My favorite article in the June 2012 issue of Harvard Business Review was the one by Marcus Buckingham, author of the best-selling book “Now, discover your strengths”, who wrote on “Leadership Development in the Age of the Algorithm.”
He makes the point that, although by now “personalized content [is] routinely served up by online retailers and news services on the basis of insights they’ve accumulated about you”, such customization is absent from most leadership development programs. Instead, such programs are usually based on a formulaic, one-size-fits-all approach, which “tries to collect all the various approaches to leadership, shaves off the weird outliers and packages the rest into a formula.”
Buckingham advocates for a change and describes his experience on a project he ran for Hilton Hotels, based on the insights that “if you’re a leader, authenticity is your most precious commodity, and you’ll lose it if you attempt techniques that don’t fit your strengths” and “you’ll learn best from leaders whose strengths match yours.”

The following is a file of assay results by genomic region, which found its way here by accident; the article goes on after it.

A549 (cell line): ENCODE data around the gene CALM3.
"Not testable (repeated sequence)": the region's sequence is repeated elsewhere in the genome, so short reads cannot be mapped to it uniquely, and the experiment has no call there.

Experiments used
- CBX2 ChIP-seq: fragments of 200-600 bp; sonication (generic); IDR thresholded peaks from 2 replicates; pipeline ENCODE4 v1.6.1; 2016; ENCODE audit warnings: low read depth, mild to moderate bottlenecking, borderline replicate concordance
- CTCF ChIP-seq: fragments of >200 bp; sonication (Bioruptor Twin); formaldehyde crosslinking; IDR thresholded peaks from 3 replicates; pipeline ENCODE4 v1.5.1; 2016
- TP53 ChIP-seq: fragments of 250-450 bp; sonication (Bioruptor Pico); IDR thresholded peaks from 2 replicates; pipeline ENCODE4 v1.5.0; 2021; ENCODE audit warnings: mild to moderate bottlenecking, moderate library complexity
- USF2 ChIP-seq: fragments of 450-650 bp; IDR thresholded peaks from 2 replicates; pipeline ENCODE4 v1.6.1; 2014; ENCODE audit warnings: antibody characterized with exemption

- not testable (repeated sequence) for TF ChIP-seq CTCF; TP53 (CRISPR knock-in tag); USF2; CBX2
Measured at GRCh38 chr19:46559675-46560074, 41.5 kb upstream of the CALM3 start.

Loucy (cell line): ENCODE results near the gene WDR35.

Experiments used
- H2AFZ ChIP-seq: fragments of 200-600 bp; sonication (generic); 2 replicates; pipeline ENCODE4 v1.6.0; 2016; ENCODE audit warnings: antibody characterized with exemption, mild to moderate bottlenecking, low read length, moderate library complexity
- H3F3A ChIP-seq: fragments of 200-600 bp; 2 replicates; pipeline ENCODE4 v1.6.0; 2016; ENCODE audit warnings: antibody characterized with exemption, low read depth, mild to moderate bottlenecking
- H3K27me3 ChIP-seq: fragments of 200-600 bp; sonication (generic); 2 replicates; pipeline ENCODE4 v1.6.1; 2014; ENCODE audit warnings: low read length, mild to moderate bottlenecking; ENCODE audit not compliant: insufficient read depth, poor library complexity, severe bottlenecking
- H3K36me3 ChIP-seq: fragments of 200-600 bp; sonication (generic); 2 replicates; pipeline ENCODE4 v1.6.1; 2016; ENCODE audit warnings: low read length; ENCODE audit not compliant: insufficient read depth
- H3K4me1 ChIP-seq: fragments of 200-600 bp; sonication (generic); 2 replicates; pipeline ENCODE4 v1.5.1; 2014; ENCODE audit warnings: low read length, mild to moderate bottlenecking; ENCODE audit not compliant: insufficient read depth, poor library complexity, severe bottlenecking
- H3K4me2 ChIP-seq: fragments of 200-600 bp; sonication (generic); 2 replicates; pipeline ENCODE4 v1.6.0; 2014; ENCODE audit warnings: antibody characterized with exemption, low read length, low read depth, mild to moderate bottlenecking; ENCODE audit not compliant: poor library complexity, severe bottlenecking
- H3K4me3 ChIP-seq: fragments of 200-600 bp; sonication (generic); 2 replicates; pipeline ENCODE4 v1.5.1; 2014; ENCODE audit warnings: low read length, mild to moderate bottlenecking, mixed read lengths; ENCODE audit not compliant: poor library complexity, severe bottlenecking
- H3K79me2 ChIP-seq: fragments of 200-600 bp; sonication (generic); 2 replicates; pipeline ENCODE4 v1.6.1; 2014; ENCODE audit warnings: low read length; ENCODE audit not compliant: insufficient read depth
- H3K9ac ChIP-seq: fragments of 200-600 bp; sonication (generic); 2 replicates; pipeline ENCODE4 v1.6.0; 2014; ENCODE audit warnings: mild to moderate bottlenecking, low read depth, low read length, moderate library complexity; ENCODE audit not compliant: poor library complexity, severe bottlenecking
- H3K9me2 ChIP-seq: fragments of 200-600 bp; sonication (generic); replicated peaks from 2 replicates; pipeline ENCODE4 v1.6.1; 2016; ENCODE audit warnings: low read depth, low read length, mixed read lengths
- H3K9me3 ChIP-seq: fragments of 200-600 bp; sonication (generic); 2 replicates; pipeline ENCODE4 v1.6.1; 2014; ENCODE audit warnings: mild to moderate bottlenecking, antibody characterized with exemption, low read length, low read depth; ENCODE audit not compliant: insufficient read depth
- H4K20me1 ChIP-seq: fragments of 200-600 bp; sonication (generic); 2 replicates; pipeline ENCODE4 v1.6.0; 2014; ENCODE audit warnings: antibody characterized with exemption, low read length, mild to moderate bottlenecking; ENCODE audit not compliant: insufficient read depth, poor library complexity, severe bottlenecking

Buckingham’s customized model has five steps.
- Choose an algorithmic assessment to evaluate respondents. For instance, his “analysis showed that the range of behaviors seen across those thousands of people could be divided into nine categories, which we call strength roles.”
- Give the assessment to the company’s best leaders. Here, Buckingham “discovered a broad distribution across all nine roles.” He then “identified a number of exceptional leaders in each category and set out to learn what fueled their success.”
- Interview a cross section of leaders to discover their techniques.
- Use the algorithm to target techniques to the right people. “Companies should… feed each [developing leader] practices derived from excellent leaders who have the same top two strength roles.”
- Make the system dynamically intelligent. “Intrinsic to the notion of a personalization algorithm is that it must get to know you better over time… becomes smarter about which techniques to feed you.”
This model has the potential to “accommodat[e] the uniqueness of each leader’s techniques” while “permit[ting] the training of hundreds of leaders at once but dynamic enough to incorporate and distribute new practices and other innovations in real time.”